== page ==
Actress died in December after cardiac arrest; experts say drug abuse can weaken the heart
TUESDAY, June 20, 2017 (HealthDay News) -- Autopsy results reveal that a cocktail of illicit drugs was in actress Carrie Fisher's system after her death on Dec. 27, but it remains unclear what role they may have played in her death.
The autopsy report released Monday says Fisher, who died at 60, may have taken cocaine on Dec. 20, three days before she became ill on a Dec. 23 flight from London to Los Angeles, the Associated Press reported. Fisher died four days later at UCLA Medical Center, in Los Angeles.
According to the autopsy results, traces of other illicit drugs -- including heroin, other opiates and MDMA (ecstasy) -- were found in Fisher's system, but it wasn't clear when they had been ingested. The findings were based on toxicology tests done when the actress was first admitted to a Los Angeles hospital, the AP said.
As for the official cause of death, the report says the "Star Wars" actress "suffered what appeared to be a cardiac arrest on the airplane accompanied by vomiting and with a history of sleep apnea."
The report goes on to say that "based on the available toxicological information, we cannot establish the significance of the multiple substances that were detected in Ms. Fisher's blood and tissue, with regard to the cause of death."
The autopsy also revealed an accumulation of fatty tissue on artery walls, which could have contributed to Fisher's death.
Her brother, Todd Fisher, told the AP that "from my perspective that there's certainly no news that Carrie did drugs." He pointed out that Fisher had written about her drug use, and also took prescriptions to help deal with mental health issues.
While it's not clear if or how drug abuse may have contributed to Fisher's death, experts say the habit is typically tough on the heart.
"As a practicing cardiologist in a busy hospital in New York City, I see repeatedly young, otherwise fit individuals suffering massive heart attacks at the hands of drug abuse, specifically cocaine," said Dr. Rachel Bond. She helps direct Women's Heart Health at Lenox Hill Hospital.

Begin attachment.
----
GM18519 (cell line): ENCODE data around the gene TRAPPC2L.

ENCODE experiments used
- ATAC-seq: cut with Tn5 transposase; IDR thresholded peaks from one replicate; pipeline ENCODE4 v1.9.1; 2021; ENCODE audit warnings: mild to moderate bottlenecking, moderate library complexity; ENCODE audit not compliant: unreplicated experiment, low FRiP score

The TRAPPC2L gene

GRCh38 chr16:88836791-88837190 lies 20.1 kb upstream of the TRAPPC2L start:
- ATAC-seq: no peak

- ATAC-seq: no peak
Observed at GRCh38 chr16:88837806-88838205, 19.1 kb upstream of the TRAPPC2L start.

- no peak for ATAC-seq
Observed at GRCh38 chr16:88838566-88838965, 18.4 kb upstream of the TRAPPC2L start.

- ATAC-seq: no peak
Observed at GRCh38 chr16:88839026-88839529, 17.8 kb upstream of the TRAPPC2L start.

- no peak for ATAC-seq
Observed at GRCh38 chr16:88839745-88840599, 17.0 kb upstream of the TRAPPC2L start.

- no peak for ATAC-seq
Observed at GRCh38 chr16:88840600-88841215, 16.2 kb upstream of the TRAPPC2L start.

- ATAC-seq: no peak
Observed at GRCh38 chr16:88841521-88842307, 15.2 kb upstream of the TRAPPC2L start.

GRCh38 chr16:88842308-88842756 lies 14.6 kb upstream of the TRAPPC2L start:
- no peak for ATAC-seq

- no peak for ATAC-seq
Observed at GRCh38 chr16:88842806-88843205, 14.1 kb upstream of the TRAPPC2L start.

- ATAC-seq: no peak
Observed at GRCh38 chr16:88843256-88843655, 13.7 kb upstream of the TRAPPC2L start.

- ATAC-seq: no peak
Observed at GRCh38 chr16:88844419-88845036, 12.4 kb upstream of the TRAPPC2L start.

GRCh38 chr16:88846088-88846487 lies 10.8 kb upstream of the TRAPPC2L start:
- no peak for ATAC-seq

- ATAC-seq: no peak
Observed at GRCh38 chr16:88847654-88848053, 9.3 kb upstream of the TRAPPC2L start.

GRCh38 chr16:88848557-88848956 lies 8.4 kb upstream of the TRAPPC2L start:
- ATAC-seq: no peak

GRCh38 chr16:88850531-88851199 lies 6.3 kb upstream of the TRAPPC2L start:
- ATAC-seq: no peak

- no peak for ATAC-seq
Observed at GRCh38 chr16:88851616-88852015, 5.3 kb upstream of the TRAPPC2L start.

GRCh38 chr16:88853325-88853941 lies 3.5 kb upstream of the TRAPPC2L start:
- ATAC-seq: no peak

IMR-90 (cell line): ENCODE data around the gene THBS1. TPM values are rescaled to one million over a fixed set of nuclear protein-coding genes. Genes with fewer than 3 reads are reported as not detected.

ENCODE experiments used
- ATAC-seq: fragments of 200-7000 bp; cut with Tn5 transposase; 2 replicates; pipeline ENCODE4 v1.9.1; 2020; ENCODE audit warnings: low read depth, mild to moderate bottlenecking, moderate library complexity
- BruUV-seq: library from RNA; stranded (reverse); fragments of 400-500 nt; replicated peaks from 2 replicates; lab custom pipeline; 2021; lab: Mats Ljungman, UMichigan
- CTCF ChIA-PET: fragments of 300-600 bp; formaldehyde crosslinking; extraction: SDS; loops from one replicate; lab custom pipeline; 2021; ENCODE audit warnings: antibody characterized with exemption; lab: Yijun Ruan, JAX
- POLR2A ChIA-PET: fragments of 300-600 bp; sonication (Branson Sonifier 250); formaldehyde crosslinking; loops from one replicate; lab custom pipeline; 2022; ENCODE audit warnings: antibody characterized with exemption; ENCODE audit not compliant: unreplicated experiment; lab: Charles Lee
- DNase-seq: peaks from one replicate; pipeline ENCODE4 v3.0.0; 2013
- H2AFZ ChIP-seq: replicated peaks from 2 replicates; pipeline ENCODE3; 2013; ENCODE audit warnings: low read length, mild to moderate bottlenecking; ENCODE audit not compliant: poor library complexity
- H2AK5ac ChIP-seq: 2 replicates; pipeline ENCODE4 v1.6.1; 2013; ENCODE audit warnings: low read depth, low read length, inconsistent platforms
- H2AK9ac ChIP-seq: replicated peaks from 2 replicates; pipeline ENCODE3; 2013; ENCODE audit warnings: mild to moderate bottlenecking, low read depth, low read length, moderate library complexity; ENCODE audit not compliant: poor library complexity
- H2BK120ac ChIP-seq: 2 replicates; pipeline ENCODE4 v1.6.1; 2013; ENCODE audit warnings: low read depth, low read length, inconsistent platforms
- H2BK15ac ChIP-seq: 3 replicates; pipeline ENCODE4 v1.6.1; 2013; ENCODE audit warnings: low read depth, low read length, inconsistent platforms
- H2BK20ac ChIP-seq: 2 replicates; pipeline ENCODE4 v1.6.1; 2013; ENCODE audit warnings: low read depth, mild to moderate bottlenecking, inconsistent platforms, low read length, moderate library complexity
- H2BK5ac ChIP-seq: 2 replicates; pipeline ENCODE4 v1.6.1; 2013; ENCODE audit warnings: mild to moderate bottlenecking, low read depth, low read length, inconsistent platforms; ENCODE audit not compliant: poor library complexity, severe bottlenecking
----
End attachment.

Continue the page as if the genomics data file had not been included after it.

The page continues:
"Both the recreational as well as chronic use of illicit drugs, specifically cocaine, can be catastrophic to the heart," she added. "This is only amplified when used in combination with other toxins, such as stimulants, like MDMA/Ecstasy."
According to Bond, illicit drug abuse can raise a person's odds for dangerous clots, heart muscle damage, vessel constriction, higher blood pressure and a heightened risk for heart attack.
"This ultimately could lead to sudden death," Bond said. "These effects can last for as long as the drug remains in their system, making it the perfect set-up for a heart event."
As for Fisher's long history of mental health conditions and drug abuse, one psychiatrist said it's among the toughest struggles people can face.
"Substance abuse can co-exist with mental health conditions such as depression and anxiety," said Dr. Scott Krakower. "Unfortunately, despite current treatments, it can be a lifelong battle."
"Individuals may falsely seek out substances, such as cocaine, to ease emotional pain. However, this may make their depression worse, and can lead to a downward spiral," said Krakower, who is assistant unit chief of psychiatry at Zucker Hillside Hospital, in Glen Oaks, N.Y.
Find out more about the heart health risks of drug abuse at the American Heart Association.